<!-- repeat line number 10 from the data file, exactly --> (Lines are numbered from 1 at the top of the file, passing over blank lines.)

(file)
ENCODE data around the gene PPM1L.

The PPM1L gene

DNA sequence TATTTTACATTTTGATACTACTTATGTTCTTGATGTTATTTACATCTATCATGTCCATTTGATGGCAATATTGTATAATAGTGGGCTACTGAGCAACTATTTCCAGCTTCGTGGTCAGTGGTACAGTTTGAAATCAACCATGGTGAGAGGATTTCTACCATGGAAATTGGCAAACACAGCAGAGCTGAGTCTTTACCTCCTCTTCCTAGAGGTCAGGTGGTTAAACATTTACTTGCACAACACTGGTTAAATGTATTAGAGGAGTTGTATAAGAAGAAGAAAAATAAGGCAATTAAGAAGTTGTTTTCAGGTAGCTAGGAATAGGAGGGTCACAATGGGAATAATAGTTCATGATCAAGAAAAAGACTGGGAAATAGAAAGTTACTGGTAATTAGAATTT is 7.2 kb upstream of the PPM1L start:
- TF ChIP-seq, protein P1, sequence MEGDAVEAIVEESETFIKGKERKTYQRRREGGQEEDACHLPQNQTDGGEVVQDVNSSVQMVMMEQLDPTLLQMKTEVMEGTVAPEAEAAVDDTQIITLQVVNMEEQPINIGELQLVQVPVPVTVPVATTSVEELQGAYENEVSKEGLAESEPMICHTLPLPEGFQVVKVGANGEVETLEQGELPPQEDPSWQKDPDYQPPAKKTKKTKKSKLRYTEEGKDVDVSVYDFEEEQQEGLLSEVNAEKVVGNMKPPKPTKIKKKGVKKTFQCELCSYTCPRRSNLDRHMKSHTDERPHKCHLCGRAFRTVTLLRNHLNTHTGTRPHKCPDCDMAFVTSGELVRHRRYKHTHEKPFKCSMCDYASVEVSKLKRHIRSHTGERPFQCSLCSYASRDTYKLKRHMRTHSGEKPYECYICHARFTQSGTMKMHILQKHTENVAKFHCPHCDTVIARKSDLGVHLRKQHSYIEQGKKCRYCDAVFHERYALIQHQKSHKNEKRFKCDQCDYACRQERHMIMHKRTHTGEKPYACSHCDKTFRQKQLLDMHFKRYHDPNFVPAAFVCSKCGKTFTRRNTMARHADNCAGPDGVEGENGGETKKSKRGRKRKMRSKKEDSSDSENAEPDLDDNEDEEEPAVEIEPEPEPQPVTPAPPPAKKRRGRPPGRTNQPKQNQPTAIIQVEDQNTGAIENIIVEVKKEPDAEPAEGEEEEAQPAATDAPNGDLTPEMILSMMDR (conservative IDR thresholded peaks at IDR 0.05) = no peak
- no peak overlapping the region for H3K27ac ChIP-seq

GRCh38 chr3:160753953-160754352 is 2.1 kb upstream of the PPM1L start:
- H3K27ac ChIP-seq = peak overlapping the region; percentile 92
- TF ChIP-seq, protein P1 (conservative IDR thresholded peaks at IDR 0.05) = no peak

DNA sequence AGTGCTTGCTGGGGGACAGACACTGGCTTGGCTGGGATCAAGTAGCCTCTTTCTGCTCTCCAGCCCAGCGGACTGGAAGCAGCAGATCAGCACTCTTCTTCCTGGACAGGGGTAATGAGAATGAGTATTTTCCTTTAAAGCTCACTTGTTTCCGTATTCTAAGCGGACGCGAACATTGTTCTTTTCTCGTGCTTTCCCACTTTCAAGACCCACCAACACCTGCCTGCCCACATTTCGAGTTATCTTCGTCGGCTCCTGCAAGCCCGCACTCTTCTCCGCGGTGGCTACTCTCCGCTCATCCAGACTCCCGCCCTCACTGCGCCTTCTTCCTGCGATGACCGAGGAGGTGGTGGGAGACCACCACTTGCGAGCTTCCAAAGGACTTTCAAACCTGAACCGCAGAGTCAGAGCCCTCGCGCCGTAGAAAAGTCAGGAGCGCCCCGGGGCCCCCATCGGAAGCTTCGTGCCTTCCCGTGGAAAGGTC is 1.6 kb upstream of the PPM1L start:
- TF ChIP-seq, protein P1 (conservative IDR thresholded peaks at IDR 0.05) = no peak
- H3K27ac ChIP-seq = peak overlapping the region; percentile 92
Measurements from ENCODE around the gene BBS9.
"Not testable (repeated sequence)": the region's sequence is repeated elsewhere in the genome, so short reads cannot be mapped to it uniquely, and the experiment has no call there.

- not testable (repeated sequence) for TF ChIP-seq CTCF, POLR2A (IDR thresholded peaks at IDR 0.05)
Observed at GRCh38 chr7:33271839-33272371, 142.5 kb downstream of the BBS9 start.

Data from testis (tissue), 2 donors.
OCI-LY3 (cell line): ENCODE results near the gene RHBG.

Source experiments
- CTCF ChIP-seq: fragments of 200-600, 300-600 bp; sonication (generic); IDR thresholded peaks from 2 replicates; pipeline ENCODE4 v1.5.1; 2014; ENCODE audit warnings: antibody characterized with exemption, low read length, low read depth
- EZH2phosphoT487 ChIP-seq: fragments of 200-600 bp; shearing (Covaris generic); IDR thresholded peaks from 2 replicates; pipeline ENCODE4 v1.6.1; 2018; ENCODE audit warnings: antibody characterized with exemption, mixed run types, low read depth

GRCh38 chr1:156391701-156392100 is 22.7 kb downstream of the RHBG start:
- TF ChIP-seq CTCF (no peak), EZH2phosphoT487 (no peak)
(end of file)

- TF ChIP-seq, protein P1 (conservative IDR thresholded peaks at IDR 0.05) = no peak